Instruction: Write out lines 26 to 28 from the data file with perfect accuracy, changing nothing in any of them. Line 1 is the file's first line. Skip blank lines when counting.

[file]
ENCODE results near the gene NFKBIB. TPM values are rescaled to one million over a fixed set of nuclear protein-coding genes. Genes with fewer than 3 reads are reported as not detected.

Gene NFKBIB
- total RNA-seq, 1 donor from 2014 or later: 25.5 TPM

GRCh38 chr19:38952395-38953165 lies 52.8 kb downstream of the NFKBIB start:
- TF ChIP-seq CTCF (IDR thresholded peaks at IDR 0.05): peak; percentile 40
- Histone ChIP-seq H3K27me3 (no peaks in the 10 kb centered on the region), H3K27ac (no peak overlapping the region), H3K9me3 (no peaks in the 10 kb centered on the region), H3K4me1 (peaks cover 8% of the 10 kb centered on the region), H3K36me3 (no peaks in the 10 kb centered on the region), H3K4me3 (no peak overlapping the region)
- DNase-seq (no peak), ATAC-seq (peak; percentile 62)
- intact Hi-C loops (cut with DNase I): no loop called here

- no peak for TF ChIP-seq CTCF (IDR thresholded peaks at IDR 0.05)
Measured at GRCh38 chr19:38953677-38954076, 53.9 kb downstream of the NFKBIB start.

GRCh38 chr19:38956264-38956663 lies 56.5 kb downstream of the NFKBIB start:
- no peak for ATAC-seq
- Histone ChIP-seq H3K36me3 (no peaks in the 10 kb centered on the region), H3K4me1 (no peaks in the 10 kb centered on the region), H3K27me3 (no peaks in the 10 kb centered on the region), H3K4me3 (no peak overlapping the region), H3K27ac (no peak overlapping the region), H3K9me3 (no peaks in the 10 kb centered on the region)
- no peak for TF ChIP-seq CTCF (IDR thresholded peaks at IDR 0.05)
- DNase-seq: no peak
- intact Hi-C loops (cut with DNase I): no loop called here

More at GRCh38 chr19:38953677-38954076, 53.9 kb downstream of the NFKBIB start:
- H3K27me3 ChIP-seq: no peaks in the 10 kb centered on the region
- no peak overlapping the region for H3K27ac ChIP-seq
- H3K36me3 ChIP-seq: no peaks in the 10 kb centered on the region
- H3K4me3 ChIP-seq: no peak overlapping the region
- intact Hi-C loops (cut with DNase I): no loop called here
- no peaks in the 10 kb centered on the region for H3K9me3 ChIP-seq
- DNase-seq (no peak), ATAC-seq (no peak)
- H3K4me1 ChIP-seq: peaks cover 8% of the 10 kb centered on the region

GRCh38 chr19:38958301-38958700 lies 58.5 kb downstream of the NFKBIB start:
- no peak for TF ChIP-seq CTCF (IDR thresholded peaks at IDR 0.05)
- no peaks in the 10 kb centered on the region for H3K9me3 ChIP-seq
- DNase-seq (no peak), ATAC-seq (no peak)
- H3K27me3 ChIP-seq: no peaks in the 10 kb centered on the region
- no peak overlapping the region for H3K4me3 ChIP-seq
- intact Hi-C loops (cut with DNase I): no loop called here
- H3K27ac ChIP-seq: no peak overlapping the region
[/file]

GRCh38 chr19:38958301-38958700 lies 58.5 kb downstream of the NFKBIB start:
- no peak for TF ChIP-seq CTCF (IDR thresholded peaks at IDR 0.05)
- no peaks in the 10 kb centered on the region for H3K9me3 ChIP-seq